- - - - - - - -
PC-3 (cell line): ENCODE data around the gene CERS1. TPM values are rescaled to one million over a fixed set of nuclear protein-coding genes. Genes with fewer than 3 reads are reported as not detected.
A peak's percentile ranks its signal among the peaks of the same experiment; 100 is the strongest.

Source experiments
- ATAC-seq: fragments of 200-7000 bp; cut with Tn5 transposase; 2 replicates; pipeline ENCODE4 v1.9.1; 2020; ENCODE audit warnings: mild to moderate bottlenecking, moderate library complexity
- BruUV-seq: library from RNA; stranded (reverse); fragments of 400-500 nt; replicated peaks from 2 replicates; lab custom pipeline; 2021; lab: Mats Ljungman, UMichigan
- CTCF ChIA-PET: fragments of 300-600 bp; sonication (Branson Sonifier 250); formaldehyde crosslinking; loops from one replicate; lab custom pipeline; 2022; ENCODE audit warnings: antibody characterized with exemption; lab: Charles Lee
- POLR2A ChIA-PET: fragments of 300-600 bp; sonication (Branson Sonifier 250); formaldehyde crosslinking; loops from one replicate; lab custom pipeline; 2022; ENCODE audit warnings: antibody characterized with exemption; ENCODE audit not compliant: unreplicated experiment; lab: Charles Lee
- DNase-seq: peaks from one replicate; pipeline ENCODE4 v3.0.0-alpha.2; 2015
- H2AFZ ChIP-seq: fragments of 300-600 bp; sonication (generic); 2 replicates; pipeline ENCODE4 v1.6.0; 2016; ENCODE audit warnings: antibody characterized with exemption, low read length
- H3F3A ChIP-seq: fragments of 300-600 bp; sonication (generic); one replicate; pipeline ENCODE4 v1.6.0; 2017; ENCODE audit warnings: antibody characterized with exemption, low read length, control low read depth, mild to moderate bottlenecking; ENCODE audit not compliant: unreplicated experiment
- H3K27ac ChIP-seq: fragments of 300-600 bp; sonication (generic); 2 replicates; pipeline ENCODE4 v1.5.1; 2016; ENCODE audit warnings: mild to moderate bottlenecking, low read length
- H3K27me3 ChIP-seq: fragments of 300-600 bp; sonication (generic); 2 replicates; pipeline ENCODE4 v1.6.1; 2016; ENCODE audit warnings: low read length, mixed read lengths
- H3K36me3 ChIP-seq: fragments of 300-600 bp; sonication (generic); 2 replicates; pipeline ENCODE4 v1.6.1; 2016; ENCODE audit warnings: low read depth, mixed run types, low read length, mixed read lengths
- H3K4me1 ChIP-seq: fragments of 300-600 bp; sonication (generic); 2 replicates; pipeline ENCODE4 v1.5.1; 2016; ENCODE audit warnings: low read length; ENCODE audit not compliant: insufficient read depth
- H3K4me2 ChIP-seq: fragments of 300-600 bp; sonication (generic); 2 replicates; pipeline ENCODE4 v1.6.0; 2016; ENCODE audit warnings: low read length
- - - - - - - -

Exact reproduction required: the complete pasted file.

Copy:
PC-3 (cell line): ENCODE data around the gene CERS1. TPM values are rescaled to one million over a fixed set of nuclear protein-coding genes. Genes with fewer than 3 reads are reported as not detected.
A peak's percentile ranks its signal among the peaks of the same experiment; 100 is the strongest.

Source experiments
- ATAC-seq: fragments of 200-7000 bp; cut with Tn5 transposase; 2 replicates; pipeline ENCODE4 v1.9.1; 2020; ENCODE audit warnings: mild to moderate bottlenecking, moderate library complexity
- BruUV-seq: library from RNA; stranded (reverse); fragments of 400-500 nt; replicated peaks from 2 replicates; lab custom pipeline; 2021; lab: Mats Ljungman, UMichigan
- CTCF ChIA-PET: fragments of 300-600 bp; sonication (Branson Sonifier 250); formaldehyde crosslinking; loops from one replicate; lab custom pipeline; 2022; ENCODE audit warnings: antibody characterized with exemption; lab: Charles Lee
- POLR2A ChIA-PET: fragments of 300-600 bp; sonication (Branson Sonifier 250); formaldehyde crosslinking; loops from one replicate; lab custom pipeline; 2022; ENCODE audit warnings: antibody characterized with exemption; ENCODE audit not compliant: unreplicated experiment; lab: Charles Lee
- DNase-seq: peaks from one replicate; pipeline ENCODE4 v3.0.0-alpha.2; 2015
- H2AFZ ChIP-seq: fragments of 300-600 bp; sonication (generic); 2 replicates; pipeline ENCODE4 v1.6.0; 2016; ENCODE audit warnings: antibody characterized with exemption, low read length
- H3F3A ChIP-seq: fragments of 300-600 bp; sonication (generic); one replicate; pipeline ENCODE4 v1.6.0; 2017; ENCODE audit warnings: antibody characterized with exemption, low read length, control low read depth, mild to moderate bottlenecking; ENCODE audit not compliant: unreplicated experiment
- H3K27ac ChIP-seq: fragments of 300-600 bp; sonication (generic); 2 replicates; pipeline ENCODE4 v1.5.1; 2016; ENCODE audit warnings: mild to moderate bottlenecking, low read length
- H3K27me3 ChIP-seq: fragments of 300-600 bp; sonication (generic); 2 replicates; pipeline ENCODE4 v1.6.1; 2016; ENCODE audit warnings: low read length, mixed read lengths
- H3K36me3 ChIP-seq: fragments of 300-600 bp; sonication (generic); 2 replicates; pipeline ENCODE4 v1.6.1; 2016; ENCODE audit warnings: low read depth, mixed run types, low read length, mixed read lengths
- H3K4me1 ChIP-seq: fragments of 300-600 bp; sonication (generic); 2 replicates; pipeline ENCODE4 v1.5.1; 2016; ENCODE audit warnings: low read length; ENCODE audit not compliant: insufficient read depth
- H3K4me2 ChIP-seq: fragments of 300-600 bp; sonication (generic); 2 replicates; pipeline ENCODE4 v1.6.0; 2016; ENCODE audit warnings: low read length